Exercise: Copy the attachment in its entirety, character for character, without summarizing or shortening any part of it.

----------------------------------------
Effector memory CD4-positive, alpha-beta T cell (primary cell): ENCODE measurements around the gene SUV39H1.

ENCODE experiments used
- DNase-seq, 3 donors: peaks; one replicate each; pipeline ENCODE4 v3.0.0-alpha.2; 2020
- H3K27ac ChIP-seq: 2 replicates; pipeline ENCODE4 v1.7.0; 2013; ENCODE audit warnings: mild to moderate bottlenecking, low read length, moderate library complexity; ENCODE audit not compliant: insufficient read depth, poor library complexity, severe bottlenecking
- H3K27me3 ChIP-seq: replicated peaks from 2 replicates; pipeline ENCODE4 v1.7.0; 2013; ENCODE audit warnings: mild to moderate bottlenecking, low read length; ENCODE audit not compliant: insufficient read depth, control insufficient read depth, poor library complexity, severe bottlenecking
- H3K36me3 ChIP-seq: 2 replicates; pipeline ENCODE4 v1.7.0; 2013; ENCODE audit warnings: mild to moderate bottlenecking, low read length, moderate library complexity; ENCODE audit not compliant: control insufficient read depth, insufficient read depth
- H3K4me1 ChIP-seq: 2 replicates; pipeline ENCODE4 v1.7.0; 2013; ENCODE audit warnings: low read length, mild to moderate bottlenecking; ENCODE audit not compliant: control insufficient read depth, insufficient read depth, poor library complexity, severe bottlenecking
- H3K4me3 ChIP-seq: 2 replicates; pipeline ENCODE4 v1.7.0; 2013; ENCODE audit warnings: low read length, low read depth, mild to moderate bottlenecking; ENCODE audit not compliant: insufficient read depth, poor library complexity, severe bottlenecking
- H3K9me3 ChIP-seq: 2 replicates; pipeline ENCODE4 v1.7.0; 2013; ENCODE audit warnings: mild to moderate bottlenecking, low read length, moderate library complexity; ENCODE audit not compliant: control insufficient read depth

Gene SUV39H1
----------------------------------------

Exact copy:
Effector memory CD4-positive, alpha-beta T cell (primary cell): ENCODE measurements around the gene SUV39H1.

ENCODE experiments used
- DNase-seq, 3 donors: peaks; one replicate each; pipeline ENCODE4 v3.0.0-alpha.2; 2020
- H3K27ac ChIP-seq: 2 replicates; pipeline ENCODE4 v1.7.0; 2013; ENCODE audit warnings: mild to moderate bottlenecking, low read length, moderate library complexity; ENCODE audit not compliant: insufficient read depth, poor library complexity, severe bottlenecking
- H3K27me3 ChIP-seq: replicated peaks from 2 replicates; pipeline ENCODE4 v1.7.0; 2013; ENCODE audit warnings: mild to moderate bottlenecking, low read length; ENCODE audit not compliant: insufficient read depth, control insufficient read depth, poor library complexity, severe bottlenecking
- H3K36me3 ChIP-seq: 2 replicates; pipeline ENCODE4 v1.7.0; 2013; ENCODE audit warnings: mild to moderate bottlenecking, low read length, moderate library complexity; ENCODE audit not compliant: control insufficient read depth, insufficient read depth
- H3K4me1 ChIP-seq: 2 replicates; pipeline ENCODE4 v1.7.0; 2013; ENCODE audit warnings: low read length, mild to moderate bottlenecking; ENCODE audit not compliant: control insufficient read depth, insufficient read depth, poor library complexity, severe bottlenecking
- H3K4me3 ChIP-seq: 2 replicates; pipeline ENCODE4 v1.7.0; 2013; ENCODE audit warnings: low read length, low read depth, mild to moderate bottlenecking; ENCODE audit not compliant: insufficient read depth, poor library complexity, severe bottlenecking
- H3K9me3 ChIP-seq: 2 replicates; pipeline ENCODE4 v1.7.0; 2013; ENCODE audit warnings: mild to moderate bottlenecking, low read length, moderate library complexity; ENCODE audit not compliant: control insufficient read depth

Gene SUV39H1